Tulsa Pools : Water Treatment
Speaker 1: Hello, Divers! And welcome to Dive Time! I’m your host, Cody Albright. And, here with me, as always, is my beautiful, lovely co-host — and wife! — Rachel.
Speaker 2: Hello!
Speaker 1: Together we are the owners of Sierra Pools and Spas of Tulsa. You can find us online at sierrapoolsandspas.com, or give us a call at 918-884-8427. Again, that’s www.sierrapoolsandspas.com, or give us a phone call at 918-884-8427.
And, also, you can check us out on Facebook — we’re on there. You can give us a Like, and we’d appreciate that. So you can contact us through any of those methods.
So, today, we are going to be talking about water treatment for your Tulsa pools. So, without further ado — drum roll — water treatment for your Tulsa pools. Here’s Rachel Albright. Let’s talk about water treatment for your Tulsa pools.
Speaker 2: Yes, water treatment is very important; it keeps the water clean. So a proper filtration system is going to remove all the large particles of debris from your pool and spa, but it’s not going to do anything about the bacteria and the algae spores that are going to find their way into the water.
So, there’s a lot of things that can compromise the quality of the water, and you’re gonna have to have some kind of chemical to get rid of this bacteria. Some really nasty things can happen to your water: it can turn colors; it can get cloudy. There’s rain; there’s airborne micro-organisms — and even swimmers can compromise the quality of water. There’s a nasty statistic about people peeing in the pool —
Speaker 1: Ooh! That’s gonna be fun. You know, I always heard that when you pee in the pool, it would turn purple. And it never did for me, so …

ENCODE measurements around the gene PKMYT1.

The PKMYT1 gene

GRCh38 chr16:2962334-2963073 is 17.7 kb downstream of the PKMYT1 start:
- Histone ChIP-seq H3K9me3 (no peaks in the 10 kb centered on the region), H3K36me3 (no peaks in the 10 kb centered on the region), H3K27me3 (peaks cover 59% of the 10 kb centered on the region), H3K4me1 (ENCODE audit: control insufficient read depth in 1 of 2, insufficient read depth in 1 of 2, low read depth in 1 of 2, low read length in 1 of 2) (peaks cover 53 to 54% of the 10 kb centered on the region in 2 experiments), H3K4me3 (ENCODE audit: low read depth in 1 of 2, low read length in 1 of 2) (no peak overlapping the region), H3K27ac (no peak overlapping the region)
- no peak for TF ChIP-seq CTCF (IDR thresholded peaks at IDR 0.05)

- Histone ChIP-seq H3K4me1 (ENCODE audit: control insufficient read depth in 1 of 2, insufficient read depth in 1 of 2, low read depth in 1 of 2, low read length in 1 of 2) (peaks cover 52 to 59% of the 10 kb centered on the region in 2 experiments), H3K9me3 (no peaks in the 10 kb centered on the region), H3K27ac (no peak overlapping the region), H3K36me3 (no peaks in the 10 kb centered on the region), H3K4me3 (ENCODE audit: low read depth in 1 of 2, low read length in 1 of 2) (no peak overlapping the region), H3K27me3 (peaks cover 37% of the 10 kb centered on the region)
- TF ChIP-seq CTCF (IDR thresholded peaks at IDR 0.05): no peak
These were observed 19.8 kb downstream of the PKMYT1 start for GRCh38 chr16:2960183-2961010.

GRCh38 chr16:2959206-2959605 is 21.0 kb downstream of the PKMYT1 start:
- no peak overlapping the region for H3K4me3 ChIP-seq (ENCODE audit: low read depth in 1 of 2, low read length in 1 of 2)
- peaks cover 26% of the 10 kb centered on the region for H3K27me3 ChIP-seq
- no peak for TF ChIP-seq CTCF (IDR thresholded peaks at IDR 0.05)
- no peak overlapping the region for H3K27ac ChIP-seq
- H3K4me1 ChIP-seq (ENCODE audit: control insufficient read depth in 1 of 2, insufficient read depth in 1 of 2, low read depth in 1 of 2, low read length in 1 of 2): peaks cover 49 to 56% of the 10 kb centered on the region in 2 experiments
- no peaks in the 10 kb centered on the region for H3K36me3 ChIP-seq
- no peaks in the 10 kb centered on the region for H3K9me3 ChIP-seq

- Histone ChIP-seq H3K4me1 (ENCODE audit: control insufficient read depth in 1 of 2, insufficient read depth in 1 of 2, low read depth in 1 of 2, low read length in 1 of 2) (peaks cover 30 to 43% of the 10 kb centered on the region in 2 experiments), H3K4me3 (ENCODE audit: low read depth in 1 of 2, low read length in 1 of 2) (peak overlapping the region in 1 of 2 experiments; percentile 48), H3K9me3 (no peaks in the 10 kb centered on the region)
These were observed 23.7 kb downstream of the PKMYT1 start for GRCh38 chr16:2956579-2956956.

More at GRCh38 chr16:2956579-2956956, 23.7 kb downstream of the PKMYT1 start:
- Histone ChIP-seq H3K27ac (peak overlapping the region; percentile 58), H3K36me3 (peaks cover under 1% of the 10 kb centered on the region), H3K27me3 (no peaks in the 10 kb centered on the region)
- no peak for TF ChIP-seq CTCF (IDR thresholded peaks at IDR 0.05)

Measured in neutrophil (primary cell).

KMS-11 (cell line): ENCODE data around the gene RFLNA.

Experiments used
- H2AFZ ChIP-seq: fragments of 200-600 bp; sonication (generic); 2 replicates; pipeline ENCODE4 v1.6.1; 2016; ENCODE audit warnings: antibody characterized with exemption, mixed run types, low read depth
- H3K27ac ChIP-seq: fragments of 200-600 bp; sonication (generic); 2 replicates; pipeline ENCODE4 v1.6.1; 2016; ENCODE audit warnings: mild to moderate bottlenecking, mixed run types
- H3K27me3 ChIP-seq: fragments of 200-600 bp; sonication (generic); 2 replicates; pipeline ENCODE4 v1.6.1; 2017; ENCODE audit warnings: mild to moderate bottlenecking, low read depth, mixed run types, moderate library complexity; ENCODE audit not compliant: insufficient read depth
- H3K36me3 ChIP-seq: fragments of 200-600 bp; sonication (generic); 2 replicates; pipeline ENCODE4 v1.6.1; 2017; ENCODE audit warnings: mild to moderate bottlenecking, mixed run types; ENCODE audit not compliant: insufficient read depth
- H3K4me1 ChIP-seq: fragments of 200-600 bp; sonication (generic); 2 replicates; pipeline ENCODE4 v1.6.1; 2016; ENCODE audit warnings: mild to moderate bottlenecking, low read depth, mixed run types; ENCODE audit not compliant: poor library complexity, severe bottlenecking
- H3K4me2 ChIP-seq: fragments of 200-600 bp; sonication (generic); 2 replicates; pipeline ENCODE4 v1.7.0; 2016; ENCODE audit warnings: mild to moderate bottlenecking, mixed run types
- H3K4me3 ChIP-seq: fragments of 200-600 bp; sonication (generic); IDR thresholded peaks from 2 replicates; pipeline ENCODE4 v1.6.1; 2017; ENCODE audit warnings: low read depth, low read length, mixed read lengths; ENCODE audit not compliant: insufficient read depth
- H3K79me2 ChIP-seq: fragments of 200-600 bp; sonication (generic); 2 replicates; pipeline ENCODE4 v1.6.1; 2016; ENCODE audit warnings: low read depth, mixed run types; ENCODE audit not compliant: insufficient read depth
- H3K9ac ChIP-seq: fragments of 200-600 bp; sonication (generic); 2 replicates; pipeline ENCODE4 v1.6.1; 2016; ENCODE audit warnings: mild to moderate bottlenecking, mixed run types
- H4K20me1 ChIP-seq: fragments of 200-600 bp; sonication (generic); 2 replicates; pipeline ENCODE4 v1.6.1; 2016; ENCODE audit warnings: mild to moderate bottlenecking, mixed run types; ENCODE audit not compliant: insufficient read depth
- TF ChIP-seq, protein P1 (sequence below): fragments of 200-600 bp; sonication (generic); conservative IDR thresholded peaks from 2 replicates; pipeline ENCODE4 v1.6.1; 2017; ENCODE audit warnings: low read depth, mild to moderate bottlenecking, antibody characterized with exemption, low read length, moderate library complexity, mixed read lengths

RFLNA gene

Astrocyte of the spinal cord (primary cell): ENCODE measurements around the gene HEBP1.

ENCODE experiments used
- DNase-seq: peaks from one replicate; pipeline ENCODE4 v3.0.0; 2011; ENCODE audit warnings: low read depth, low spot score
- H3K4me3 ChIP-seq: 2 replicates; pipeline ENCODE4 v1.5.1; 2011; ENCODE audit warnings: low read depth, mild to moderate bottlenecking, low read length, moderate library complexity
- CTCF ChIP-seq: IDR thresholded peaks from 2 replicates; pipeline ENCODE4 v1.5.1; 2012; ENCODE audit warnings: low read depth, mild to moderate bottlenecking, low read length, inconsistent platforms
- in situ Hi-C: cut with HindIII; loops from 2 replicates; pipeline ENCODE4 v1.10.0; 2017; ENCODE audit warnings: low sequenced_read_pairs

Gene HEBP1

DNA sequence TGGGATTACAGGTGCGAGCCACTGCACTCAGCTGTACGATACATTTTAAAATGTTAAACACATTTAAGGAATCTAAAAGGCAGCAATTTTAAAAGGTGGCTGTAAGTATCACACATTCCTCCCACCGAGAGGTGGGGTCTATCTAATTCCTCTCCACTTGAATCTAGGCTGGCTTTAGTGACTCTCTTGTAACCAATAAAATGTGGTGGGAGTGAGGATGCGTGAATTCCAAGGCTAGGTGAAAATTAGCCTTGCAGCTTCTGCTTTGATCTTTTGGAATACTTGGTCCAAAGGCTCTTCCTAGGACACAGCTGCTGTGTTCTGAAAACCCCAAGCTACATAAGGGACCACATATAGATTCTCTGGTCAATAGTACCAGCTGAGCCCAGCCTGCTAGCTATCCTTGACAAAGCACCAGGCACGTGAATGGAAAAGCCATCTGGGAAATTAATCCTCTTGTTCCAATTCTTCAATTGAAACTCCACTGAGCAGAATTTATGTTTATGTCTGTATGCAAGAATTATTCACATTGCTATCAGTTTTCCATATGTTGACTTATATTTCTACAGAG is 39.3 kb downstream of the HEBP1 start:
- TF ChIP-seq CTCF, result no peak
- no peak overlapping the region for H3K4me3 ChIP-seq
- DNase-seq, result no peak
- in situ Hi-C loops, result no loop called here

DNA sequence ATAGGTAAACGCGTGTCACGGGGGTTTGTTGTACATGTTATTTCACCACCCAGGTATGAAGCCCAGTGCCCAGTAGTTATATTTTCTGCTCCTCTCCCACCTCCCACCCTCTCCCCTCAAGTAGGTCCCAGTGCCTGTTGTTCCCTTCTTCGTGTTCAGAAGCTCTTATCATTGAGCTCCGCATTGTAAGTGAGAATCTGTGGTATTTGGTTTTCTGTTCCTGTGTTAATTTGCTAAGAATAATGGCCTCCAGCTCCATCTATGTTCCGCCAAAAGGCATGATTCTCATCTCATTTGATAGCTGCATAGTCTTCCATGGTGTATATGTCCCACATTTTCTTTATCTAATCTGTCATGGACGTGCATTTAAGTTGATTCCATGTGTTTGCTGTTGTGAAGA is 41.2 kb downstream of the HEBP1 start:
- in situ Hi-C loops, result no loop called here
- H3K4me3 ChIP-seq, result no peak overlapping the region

Speaker 2: Yeah. [crosstalk 00:01:55]
Speaker 1: [crosstalk 00:01:56] I don’t understand.
Speaker 2: That’s a lie. [crosstalk 00:01:56]
Speaker 1: Yeah, I know. [crosstalk 00:01:58]
Speaker 2: ‘Cause your mom didn’t want you to pee in the pool. [crosstalk 00:01:59]
Speaker 1: Yeah. It’s kinda like — [crosstalk 00:02:00]
Speaker 2: ‘Cause it’s really gross. [crosstalk 00:02:02]
Speaker 1: If you swallow watermelon seed — [crosstalk 00:02:03]
Speaker 2: Yeah. Yeah. [crosstalk 00:02:03]
Speaker 1: The watermelon will grow in your stomach. So it’s kind of like that.
Speaker 2: But it is really disgusting, and according to the Huffington Post [crosstalk 00:02:10]
Speaker 1: But everyone does it.
Speaker 2: Not everyone, but, a lot of people.
Speaker 1: In the ocean it’s easy to do. I don’t feel guilty at all in the ocean or the lake.
Speaker 2: That’s disgusting. [crosstalk 00:02:20] But —
Speaker 1: But … It’s like peeing in the shower: everyone does it Tulsa Pools.
Speaker 2: Not me.
Speaker 1: But not in the pool, because that’s gross. I agree with you. I feel like I’m getting the wrong message out there. Don’t pee in your pool; I was kidding about that. Okay, I’m sorry. Go on.
Speaker 2: Anyways, according to the Huffington Post, nearly 64-percent of adult Americans — adults, people! —
Speaker 1: What?
Speaker 2: Admit to peeing in the pool. This doesn’t include children, which we know pee in the pool. So just think about: if you have children and adults, one out of six adults are peeing in your pool. SO, that’s pretty gross.
Speaker 1: That is gross. That is not true. [crosstalk 00:02:57]
Speaker 2: And then — [crosstalk 00:02:58]
Speaker 1: Is this true?
Speaker 2: It’s according to the Huffington Post; you can look it up Tulsa Pools.
Speaker 1: Oh, my God.
Speaker 2: It is true. And, so, I don’t even want to think about the percentage of children — I’m sure that’s 100-percent. So, there’s … you really want to make sure that you are keeping your water sanitized, because that is really nasty.
Speaker 1: But, to be honest, though, as a kid, I really don’t remember peeing in the pool —
Speaker 2: [crosstalk 00:03:22] I guarantee it.